Fifteen Eighty Four

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Pandemic words matter … but how?

Sally McConnell-Ginet

A lake with a copse of tress and a house beside it, in golden light.

“We’re all in this together,” proclaim many Americans in this time of the global covid-19 pandemic. One meme displays the word VIRUS with the letters VIR marked out, highlighting US. The solidarity slogan is printed below, followed by “We are coronavirus.” But who are ‘we’, ‘us’? Whose experiences get erased to ensure that ‘all’ are indeed included?

Apparently, ‘we’ need not include workers in meatpacking plants, many of whom are relatively recent immigrants to the US from Central and South America. Wisconsin Assistant Attorney General Colin Roth tried explaining to State Supreme Court Justice Patience Roggensack why Governor Tony Evers had issued a stay-at-home order. “[W]e just had this outbreak in Brown County very recently in the meatpacking plants. The cases in Brown County in … two weeks surged over tenfold, from 60 to almost 800—”. Justice Roggensack interrupted. “Due to the meatpacking, though, that’s where Brown County got the flare. It wasn’t just the regular folks in Brown County.”

In South Dakota, more than 700 cases broke out in a Smithfield meat processing plant. Pressed on what the company had done to keep workers safe, a Smithfield spokesperson said “It’s hard to know what could have been done differently,” given the plant’s “large immigrant population.” She seemed to lay the blame on ‘them’ and not on close working conditions at the factory and lack of personal protective gear. “Living circumstances in certain cultures are different than they are with your traditional American family.”

Regular folks and traditional American families are us. Others are easily erased from ‘universal’ inclusivity.

“The virus doesn’t discriminate.” Well, no, but virus effects expose discrimination in US society. Blacks and Latino/Hispanics, people in low-paying retail jobs, restaurant servers and cooks and dishwashers, cleaners and hotel clerks, staff and residents of nursing homes, warehouse workers and delivery people—these populations are not only dying at higher rates but they are also bearing the brunt of the economic damage. Some are deemed ‘essential’ workers but are unprotected on the job and paid less for a year’s work than top corporate executives make in an hour. Others have been furloughed from jobs likely to vanish. Many were already leading precarious lives without health insurance, paid sick leave, or a living wage.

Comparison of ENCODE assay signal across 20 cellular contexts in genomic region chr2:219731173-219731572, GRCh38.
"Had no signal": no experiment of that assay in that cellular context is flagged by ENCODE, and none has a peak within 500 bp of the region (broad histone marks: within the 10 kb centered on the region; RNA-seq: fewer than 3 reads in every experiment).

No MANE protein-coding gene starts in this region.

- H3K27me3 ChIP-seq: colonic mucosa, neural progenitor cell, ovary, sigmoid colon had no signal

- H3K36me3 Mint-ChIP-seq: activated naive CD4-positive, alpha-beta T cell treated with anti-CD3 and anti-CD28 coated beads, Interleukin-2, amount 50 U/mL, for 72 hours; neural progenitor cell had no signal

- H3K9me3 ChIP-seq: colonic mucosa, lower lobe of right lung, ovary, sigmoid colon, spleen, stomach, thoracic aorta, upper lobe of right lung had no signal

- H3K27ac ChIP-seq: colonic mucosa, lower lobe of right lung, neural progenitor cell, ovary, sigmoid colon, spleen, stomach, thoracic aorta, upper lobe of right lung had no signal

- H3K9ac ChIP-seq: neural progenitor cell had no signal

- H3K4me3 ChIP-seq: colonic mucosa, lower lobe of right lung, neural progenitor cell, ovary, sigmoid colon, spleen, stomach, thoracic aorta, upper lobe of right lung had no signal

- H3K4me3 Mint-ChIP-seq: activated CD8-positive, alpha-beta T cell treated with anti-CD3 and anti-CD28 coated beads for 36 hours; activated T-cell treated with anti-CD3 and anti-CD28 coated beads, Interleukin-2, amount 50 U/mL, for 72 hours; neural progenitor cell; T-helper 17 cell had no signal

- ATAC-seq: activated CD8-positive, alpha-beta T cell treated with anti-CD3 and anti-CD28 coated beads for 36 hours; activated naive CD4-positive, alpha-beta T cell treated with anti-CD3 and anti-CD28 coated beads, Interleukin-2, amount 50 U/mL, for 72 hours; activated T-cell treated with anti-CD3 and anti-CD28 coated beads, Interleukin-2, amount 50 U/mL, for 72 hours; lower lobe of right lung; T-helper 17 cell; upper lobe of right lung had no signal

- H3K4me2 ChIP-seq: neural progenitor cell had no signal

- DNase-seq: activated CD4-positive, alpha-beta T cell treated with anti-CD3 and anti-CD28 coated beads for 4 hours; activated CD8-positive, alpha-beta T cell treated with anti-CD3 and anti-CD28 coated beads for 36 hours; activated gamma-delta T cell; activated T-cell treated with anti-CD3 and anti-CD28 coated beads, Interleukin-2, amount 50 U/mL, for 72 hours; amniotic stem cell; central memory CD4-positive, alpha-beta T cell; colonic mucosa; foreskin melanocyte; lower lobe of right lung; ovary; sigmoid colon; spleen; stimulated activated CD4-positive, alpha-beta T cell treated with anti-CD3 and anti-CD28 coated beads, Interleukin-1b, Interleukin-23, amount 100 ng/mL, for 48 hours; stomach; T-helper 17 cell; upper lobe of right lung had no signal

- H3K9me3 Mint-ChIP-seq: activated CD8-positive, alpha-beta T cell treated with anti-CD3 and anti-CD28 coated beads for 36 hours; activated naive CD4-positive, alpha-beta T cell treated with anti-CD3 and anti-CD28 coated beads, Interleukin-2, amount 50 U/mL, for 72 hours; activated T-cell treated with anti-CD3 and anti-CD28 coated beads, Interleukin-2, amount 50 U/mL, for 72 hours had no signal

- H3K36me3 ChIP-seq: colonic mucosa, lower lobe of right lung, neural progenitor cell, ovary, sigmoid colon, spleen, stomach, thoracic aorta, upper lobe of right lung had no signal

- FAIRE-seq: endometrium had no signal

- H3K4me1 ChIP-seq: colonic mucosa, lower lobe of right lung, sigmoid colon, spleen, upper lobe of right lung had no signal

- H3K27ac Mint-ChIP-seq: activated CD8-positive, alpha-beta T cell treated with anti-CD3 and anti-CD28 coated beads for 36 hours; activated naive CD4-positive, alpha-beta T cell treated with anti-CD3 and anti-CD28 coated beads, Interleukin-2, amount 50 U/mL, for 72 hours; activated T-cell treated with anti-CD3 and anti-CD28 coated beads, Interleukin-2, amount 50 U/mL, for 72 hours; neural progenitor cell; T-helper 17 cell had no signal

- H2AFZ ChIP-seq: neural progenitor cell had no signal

On 20 March, the World Health Organization (WHO) announced that “at WHO headquarters [we] are practising physical distancing as one measure to stop COVID-19 transmission.” Twenty minutes into the press briefing, WHO epidemiologist Dr. Maria van Kerkhove highlighted WHO’s relabeling. “We’re changing to say physical [rather than social] distanc[ing] and that’s on purpose because we want people to still remain connected.”

Going beyond concern that existing social ties be jeopardized, some have noted that ‘social distance’ is all too easily taken as license for fear and distrust of those in other social groups. Rhetoric from Trump and supporters has been fanning such racist and isolationist sentiments for years now, intensifying during the current crisis. But American pandemic talk extends beyond Donald Trump’s tweets and press conferences, Nancy Pelosi’s words, and all those in print and broadcast media on both sides of the US political divide. My discussion here has focused on a couple of maxims widely circulating on social media and a widely endorsed criticism of the standard terminology in public health directives. (For discussion of TrumpTalk see Janet McIntosh’s “The ‘Invisible Enemy’: Language, Trump, and COVID-19“, posted 8 May 2020 in this series and also the section titled “Why Don’t You Go Back Where You Came From?” in chapter 8 of my forthcoming Words Matter: Meaning and Power.)

Like memes of “all in it together” while confronting a virus that “does not discriminate,” relabeling distancing as physical can endorse social connectivity and deplore social division and inequality. Such fine words sometimes, however, serve as mere preambles to continued business as usual, papering over broken social frameworks. If these words of social connection and interdependence are deployed to fuel radical social transformation, the story changes. Words matter. How they matter depends on what people use them to do.

Words Matter by Sally McConnell-Ginet
Words Matter by Sally McConnell-Ginet

About The Author

Sally McConnell-Ginet

Sally McConnell-Ginet is professor of linguistics emerita, Cornell, and former president of the Linguistic Society of America. Her work straddles philosophy of language and linguis...

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